Gold Star Mother of Army Ranger Finds Comfort in Volunteering with the USO

By Diana Driscoll

Dianne Hammond stood in front of the auditorium at Fort Indiantown Gap, Pennyslvania, filled with USO staff and regional board members, readying herself to share the story of her son Sgt. Alessandro ‘Sandrino’ Plutino.

It is a story she has shared countless times since 2011, and each time it is a story about love, loss, grief and what comes after for Gold Star Families.

“He is the reason I am in this position,” she started.

That position is one of a Gold Star Mother and a USO volunteer.

Dianne lost her son and a piece of herself on Aug. 8, 2011. Sandrino was killed in action while on his sixth deployment with the U.S. Army’s 1st Battalion of the 75th Ranger Regiment in Afghanistan. He was killed only two hours after he spoke to his mother on the phone to reassure her that he wasn’t one of the service members who had been killed in a recent helicopter crash.

Photo credit Courtesy Photo

Sandrino, pictured right, called his family on Aug. 7, 2011, to reassure them that he would be home in two weeks. Two hours later, he was killed during a firefight with the enemy in Afghanistan.

Due to the nature of his job, Dianne knew it was always a possibility her son would not come home from deployment. Sandrino knew it too. When he was 24 years-old, he sat on his mother’s bed and explained his decision to join the Army. He knew she would worry about him and that she loved him, and he told her he didn’t want to die, but that decision was not his to make. He said to her “only God knows.”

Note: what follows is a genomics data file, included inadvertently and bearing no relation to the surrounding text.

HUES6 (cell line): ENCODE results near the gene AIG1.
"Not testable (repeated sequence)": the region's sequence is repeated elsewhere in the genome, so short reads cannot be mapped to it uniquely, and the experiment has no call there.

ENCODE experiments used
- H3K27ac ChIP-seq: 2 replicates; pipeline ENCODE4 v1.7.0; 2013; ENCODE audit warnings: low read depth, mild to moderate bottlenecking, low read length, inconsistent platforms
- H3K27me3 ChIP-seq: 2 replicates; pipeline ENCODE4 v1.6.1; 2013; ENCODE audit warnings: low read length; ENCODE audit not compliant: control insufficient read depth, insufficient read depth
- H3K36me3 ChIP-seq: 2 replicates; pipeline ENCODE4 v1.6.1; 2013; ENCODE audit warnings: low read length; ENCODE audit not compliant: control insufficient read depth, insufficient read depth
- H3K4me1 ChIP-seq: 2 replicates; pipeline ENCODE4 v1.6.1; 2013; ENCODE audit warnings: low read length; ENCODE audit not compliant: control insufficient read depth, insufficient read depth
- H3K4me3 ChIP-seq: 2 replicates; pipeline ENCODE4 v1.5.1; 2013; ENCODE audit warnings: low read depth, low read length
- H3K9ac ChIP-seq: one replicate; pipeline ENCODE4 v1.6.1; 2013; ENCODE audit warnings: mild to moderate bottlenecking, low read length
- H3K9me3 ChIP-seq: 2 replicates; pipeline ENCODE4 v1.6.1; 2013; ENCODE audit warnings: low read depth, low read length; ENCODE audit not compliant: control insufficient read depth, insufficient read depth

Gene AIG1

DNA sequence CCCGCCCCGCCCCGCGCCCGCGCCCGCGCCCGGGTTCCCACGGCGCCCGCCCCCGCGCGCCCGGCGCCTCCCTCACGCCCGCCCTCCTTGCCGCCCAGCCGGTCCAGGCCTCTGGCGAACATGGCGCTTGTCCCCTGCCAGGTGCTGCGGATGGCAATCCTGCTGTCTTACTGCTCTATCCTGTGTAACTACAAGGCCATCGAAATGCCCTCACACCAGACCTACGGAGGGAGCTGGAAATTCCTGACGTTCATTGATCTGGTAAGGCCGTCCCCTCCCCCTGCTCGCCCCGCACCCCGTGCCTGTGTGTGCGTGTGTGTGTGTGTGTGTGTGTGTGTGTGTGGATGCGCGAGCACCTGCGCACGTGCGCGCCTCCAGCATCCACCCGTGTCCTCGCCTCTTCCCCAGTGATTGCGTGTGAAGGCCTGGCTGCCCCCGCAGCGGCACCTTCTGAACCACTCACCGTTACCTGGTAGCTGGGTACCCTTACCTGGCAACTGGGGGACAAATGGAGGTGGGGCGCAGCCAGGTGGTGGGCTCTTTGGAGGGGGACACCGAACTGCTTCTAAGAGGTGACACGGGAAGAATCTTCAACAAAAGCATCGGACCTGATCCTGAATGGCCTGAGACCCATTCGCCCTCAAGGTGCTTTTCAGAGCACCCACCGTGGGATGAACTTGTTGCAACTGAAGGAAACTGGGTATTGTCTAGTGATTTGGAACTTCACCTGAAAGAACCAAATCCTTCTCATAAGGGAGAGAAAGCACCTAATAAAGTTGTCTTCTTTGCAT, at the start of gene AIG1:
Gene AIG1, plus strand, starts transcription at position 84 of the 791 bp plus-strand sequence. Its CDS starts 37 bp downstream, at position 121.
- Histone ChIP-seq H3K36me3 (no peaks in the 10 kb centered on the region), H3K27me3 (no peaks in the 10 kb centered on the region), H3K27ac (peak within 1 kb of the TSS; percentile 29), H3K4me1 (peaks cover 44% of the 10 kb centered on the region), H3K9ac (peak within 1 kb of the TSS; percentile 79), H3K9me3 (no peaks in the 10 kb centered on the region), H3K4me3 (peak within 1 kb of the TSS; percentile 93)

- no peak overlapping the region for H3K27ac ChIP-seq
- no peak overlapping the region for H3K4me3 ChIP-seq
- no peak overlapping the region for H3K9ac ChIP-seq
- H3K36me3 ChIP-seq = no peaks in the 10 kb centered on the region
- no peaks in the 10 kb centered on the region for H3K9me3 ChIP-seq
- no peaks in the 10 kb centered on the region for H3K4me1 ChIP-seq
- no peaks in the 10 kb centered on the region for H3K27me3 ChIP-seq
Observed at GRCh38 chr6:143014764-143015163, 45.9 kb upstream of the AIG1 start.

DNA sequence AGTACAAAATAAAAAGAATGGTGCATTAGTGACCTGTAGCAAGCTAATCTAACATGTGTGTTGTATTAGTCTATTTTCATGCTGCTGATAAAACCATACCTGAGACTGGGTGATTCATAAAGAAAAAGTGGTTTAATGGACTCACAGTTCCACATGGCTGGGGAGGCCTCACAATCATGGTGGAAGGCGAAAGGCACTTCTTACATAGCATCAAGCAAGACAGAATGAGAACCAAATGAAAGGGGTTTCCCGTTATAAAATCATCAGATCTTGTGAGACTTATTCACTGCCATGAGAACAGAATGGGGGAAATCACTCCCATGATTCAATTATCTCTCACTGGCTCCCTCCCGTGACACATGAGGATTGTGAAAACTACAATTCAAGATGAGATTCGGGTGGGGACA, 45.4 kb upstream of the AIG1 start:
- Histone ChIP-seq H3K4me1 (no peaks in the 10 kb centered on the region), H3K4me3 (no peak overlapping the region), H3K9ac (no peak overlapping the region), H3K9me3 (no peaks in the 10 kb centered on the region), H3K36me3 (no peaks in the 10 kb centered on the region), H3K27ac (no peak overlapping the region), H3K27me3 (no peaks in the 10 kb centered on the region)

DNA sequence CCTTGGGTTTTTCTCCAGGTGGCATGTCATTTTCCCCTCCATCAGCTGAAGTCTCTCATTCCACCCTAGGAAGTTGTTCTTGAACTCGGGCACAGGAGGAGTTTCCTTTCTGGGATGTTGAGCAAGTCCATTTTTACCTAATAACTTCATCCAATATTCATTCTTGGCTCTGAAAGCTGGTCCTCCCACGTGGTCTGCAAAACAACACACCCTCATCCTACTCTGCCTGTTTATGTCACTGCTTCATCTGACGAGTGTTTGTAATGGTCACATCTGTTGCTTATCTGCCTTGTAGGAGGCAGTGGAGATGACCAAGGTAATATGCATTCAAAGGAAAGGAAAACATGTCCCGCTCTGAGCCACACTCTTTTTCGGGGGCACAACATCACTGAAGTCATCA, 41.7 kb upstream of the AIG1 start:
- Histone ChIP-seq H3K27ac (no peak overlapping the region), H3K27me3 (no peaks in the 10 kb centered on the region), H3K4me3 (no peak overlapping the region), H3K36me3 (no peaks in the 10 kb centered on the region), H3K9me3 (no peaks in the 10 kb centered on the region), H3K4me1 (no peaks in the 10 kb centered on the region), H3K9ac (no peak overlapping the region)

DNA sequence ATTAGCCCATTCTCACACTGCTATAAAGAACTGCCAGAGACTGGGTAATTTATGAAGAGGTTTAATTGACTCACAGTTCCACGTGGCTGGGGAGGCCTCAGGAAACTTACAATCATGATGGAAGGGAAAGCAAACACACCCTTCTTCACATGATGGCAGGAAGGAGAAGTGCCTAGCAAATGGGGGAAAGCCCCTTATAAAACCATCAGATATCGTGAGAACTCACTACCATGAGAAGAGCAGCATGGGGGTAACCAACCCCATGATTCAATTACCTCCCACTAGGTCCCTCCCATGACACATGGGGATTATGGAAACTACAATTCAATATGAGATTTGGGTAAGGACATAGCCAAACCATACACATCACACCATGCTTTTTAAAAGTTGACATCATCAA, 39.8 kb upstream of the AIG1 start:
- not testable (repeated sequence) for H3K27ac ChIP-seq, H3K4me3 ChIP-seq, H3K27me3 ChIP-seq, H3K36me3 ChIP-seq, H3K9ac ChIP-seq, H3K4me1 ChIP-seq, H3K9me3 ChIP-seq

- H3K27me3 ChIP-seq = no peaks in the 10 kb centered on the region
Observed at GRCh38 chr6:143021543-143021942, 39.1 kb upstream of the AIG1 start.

It didn’t matter how many times Dianne tried to steer her son down a different path – and she admittedly did it often – Sandrino only saw a future in the military. It was his childhood dream, one he knew he wanted to achieve since the age of 4.

Raising a Ranger

Sandrino’s initial plan was to enlist when he turned 18, but he decided to follow his mother’s advice and first attend college. Then 9/11 happened, and Sandrino – who was in his first semester of college at the time – tried to leave school to enlist. Once again, his family urged him to finish his degree, which he did.

U.S. Army Sgt. Alessandro ‘Sandrino’ Plutino knew from a young age that he wanted to serve in the military. | Photo credit Courtesy Photo

“The day he graduated from college, he enlisted,” said Dianne.

Sandrino attempted to enlist in the U.S. Marine Corps but was rejected due to a shoulder injury he sustained from wrestling. Undeterred, Sandrino took to letter writing, passionately pleading his case to join the Corps. He spent over a year trying to become a Marine, but when nothing came of his efforts, he set his sights on a different branch.

That is how Sandrino became an Army Ranger.

In the Rangers, Sandrino found a team. A brotherhood. A family. Dianne acknowledged her son was incredibly happy in his position and “loved everything he did.”

Sandrino was a rifle team leader for Company B and completed three tours in Iraq before finding himself deployed to Afghanistan. His sixth deployment was supposed to end in March of 2011, but he decided to extend his deployment when his team was given a special mission. He knew he couldn’t leave his team at such a moment.

Months later, Sandrino would lay down his life for his teammates and his country.

Adjusting to Life as a Gold Star Mother

After the loss of her son, Dianne struggled to be present in her life. The weight of her grief made it difficult to find joy in the world around her. At a TAPS event six months after her son’s death, Dianne met a USO volunteer named Jennifer Hodur who suggested that volunteering at the USO might help.

According to Dianne, her son Sandrino loved serving his country as a U.S. Army Ranger. | Photo credit Courtesy Photo

Initially, Dianne was unsure if this was the path for her. Even after she learned about the USO’s Families of the Fallen program, a national program that supports Gold Star Families throughout the dignified transfer of their loved one, Dianne thought her grief was too raw to commit to volunteering with the USO.

She did, however, agree to observe USO volunteers during the Families of the Fallen program at Philadelphia International Airport.